Citing repeated instances of police failing to activate their body cameras in high profile encounters with the public, the ACLU of Rhode Island has called on Providence Commissioner of Public Safety Steven Paré and Police Chief Hugh Clements, Jr. to take stronger steps, including establishing a more vigorous audit process, to hold officers responsible for violating the department’s body camera policy.   

 In a letter to the two officials, ACLU of RI executive director Steven Brown called the problem “persistent” and “one that severely undermines the transparency the Department is seeking to promote.” 


An open records request the ACLU filed last year with the Department revealed that twenty Providence officers were disciplined for failing to activate their body cameras between January 2018 and June 2020. But the ACLU’s letter describes that number as indicating that “the Department’s audit process for ensuring compliance is extremely lacking.” The ACLU made that claim by noting that “there have been three highly publicized incidents of alleged police misconduct in the City this past year, and in each instance police officers failed to activate their cameras.” Specifically: 

* In the incident leading to a pending assault charge against police officer Joseph Hanley for allegedly beating a civilian, two of the three officers on the scene of the incident, including Hanley, did not record their encounter with the suspect.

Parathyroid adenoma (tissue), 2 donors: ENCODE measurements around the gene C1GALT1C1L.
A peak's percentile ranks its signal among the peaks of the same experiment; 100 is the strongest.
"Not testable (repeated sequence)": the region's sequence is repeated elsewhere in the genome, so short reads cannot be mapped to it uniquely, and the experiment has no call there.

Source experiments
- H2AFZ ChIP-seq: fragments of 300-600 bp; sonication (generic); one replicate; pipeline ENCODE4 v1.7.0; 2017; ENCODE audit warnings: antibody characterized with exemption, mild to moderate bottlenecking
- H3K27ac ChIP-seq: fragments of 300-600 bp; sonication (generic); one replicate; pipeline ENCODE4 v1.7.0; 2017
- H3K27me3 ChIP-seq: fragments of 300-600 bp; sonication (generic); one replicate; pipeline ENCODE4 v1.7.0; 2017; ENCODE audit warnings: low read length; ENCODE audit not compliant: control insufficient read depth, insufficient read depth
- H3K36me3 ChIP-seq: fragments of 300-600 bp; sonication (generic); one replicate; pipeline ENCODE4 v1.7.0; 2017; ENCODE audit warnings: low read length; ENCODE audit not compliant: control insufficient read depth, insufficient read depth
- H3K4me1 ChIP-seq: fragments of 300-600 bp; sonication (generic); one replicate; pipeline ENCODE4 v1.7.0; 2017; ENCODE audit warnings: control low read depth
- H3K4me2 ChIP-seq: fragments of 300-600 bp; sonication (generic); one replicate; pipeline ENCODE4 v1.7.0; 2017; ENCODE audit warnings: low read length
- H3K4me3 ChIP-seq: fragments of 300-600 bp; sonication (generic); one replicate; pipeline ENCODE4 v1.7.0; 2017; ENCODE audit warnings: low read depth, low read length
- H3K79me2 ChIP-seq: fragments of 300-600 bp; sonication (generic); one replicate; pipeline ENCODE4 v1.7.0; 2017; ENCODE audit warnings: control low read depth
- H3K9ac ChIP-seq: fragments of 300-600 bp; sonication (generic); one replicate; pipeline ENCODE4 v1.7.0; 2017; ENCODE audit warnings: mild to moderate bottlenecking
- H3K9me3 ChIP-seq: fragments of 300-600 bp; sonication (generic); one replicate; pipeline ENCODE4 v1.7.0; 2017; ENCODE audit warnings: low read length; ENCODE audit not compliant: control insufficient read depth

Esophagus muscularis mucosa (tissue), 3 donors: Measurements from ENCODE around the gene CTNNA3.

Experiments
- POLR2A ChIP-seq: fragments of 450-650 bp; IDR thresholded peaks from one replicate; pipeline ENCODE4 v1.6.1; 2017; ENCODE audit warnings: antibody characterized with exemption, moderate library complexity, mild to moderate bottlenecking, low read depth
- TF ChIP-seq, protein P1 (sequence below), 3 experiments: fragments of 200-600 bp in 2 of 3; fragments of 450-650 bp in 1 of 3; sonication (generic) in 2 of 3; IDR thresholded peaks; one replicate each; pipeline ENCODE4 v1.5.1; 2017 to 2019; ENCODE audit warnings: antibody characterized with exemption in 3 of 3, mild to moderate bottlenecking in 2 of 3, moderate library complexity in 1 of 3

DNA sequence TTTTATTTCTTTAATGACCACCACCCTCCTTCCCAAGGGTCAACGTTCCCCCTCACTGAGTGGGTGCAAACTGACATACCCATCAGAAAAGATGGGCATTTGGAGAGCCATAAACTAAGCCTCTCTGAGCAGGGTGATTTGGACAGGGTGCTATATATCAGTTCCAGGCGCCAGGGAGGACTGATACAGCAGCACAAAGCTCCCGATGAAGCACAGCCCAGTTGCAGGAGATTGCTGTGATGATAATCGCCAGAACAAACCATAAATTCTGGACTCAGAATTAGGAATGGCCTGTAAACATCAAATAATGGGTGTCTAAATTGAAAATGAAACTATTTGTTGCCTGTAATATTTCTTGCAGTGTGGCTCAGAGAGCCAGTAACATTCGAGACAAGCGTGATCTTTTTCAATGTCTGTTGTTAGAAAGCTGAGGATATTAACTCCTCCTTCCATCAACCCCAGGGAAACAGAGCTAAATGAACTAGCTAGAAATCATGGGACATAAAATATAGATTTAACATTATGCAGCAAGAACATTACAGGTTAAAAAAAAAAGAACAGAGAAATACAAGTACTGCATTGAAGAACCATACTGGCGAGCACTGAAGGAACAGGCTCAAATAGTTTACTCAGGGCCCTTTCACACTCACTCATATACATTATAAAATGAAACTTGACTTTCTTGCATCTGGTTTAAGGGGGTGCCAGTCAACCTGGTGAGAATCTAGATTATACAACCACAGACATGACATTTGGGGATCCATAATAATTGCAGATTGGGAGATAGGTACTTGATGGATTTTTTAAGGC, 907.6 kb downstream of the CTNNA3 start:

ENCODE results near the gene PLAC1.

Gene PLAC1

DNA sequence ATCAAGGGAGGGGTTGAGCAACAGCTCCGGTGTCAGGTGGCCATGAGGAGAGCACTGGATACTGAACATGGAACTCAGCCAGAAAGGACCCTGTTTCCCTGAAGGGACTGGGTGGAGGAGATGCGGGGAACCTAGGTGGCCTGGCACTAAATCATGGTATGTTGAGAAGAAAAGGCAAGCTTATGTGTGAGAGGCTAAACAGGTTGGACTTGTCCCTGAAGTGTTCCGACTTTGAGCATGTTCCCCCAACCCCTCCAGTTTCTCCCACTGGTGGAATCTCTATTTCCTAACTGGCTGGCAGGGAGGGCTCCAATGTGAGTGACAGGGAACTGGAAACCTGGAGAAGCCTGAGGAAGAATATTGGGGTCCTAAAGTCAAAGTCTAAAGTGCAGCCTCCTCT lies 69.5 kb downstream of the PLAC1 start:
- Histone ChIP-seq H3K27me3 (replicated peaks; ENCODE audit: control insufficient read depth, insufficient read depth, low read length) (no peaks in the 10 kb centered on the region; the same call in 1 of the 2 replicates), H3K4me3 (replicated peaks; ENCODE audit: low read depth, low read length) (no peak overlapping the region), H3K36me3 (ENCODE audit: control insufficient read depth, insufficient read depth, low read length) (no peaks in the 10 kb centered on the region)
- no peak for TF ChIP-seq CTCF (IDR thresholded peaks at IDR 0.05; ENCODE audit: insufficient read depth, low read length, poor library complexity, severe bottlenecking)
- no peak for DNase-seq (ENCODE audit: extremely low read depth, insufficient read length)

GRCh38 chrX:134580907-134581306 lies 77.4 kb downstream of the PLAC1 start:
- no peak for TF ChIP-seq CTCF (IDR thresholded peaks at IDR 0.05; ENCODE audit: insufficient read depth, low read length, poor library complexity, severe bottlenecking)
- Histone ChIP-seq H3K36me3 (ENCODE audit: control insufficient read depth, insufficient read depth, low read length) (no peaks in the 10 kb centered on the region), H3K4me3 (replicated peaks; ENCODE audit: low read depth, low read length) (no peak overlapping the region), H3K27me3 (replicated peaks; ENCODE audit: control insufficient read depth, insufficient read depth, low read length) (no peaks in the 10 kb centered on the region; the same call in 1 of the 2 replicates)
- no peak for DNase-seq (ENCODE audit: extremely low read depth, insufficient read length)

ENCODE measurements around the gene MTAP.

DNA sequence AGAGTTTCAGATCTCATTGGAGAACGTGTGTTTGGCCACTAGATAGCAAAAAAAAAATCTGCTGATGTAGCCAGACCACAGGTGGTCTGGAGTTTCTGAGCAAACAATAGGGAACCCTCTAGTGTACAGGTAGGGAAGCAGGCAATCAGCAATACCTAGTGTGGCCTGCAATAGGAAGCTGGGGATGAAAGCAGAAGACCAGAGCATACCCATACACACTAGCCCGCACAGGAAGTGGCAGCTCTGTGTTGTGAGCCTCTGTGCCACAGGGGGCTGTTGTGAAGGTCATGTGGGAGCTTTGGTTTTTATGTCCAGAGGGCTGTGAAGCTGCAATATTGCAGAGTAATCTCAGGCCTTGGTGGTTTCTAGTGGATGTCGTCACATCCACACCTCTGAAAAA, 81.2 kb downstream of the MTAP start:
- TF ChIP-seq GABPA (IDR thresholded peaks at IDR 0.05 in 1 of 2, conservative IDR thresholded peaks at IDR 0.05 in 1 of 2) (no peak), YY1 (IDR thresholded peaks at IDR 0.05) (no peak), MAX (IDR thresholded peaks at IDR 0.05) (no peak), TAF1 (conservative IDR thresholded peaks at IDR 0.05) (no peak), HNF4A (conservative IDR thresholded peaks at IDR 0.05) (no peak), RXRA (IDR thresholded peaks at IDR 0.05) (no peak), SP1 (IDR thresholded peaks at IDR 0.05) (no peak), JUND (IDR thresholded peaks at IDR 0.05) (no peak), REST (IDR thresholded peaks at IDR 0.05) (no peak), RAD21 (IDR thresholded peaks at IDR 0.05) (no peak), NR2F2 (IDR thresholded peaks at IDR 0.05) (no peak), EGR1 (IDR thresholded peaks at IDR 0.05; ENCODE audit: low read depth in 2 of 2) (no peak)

* In a highly publicized incident in June, one of two officers failed to activate his camera when engaged in a controversial guns-drawn encounter with a Black firefighter sitting in a car in front of his fire station.  

* Most recently, police officials acknowledged that three of the officers who responded to the Jhamal Gonsalves moped crash failed to activate their body cameras.  

In no instance has the punishment for the infraction exceeded a verbal reprimand. The letter noted: 

 “The police department’s decision to have its officers wear body cameras four years ago was designed to promote transparency and accountability. Yet these three recent incidents …  tell a different story. The … transparency these cameras are supposed to provide the public is undermined.” 

 “[T]his is no longer experimental technology, and the time for excuses has long since passed,” the letter concludes in demanding more auditing and accountability. The ACLU’s letter can be found here.  


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